“We don’t recommend skipping to third grade for your son, but it’s okay because there is one other boy in his second grade class with the same IQ. They can challenge each other!” ~My first clue we should have been homeschooling
One of the biggest challenges for gifted children and their parents is the ability to find true peers: other kids their age who also match on an emotional/social and academic level. Young gifted children are considered socially immature if they prefer to hang out with the teachers at lunchtime to participating in the burpfest on the playground. Conversely, a third-grader’s academic ability to participate in an 8th grade English class can be a bad mismatch for their ability to deal with the adult content in “edgy” YA books. And gifted people have the usual issues finding people to connect with. Despite what my son's principal believed. just because there was another child who matched mine in age, gender and IQ, that didn't mean they had anything in common!
Add to this the pressures of high school, where everyone feels like an outsider, and it’s no wonder gifted children struggle and drop out in large numbers: nearly 54,000 every year. Even homeschoolers can feel stigmatized by other homeschoolers for wanting to “label” their kids or for encouraging early dual-enrollment or early college. The restlessness of adolescence can cause strained relationships at home as well as at school and the gifted teen can begin to feel rejected by peers anywhere they go.
So here’s my version of the “It gets better” movement. Ready?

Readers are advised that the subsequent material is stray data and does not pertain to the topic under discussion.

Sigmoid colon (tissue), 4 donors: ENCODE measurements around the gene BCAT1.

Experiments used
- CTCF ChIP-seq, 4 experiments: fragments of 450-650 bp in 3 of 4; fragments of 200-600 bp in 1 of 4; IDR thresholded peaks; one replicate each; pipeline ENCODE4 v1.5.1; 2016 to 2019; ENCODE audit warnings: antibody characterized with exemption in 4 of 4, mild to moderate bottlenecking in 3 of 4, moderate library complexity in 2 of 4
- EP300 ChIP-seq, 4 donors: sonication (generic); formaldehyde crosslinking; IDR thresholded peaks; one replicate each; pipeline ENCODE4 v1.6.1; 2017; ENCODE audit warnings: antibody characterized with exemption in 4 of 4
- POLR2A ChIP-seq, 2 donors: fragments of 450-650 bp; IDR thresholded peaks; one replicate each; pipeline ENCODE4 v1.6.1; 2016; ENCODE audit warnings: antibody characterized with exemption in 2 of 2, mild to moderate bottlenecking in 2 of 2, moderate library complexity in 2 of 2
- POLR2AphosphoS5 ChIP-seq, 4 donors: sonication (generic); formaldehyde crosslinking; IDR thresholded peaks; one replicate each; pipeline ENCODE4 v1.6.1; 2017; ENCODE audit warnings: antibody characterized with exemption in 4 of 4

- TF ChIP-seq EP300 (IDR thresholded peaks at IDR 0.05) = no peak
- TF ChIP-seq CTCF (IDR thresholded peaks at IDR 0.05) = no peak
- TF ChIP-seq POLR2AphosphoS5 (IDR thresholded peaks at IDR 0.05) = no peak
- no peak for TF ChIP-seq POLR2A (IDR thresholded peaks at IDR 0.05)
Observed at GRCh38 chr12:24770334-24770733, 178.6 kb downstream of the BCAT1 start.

It gets better!
Feeling alone, and as if no one understands you and you don’t fit into the social rules goes away when you are in an environment with a high concentration of other bright and gifted students. Dating and developing friendships relies on allowing yourself to be vulnerable, which is much easier when you’re surrounded with people who love the same things you love, and who understand having an overwhelming visceral reaction to Aristotle or Tolstoy or Fermat’s Last Theorem.
Finding such a paradise doesn’t necessarily require a $65,000 Ivy League tuition. Gifted students, particularly those who have many areas in which they’re gifted, often do better in liberal arts programs where they are expected to try on ideas from many different disciplines. But that doesn’t mean that the overwhelmingly STEM-oriented kid won’t do well at an engineering school or a large research university. I suggest that students investigate smaller private liberal arts colleges with outstanding undergraduate teaching, like the Colleges That Change Lives, or perhaps an honors college at a public flagship or large private research university. Honors colleges concentrate your true peers by offering smaller class sizes, dedicated dorms and additional learning and/or research opportunities.
Sound fun? Investigate universities with honors colleges. You can find a list of universities with honors college programs on Wikipedia or US News.
Lessa Scherrer is an college admissions consultant who has worked with college-bound students for many years. She is a member of NACAC and WACAC and also teaches ACT Prep, speed-reading, college study skills and college-level writing.
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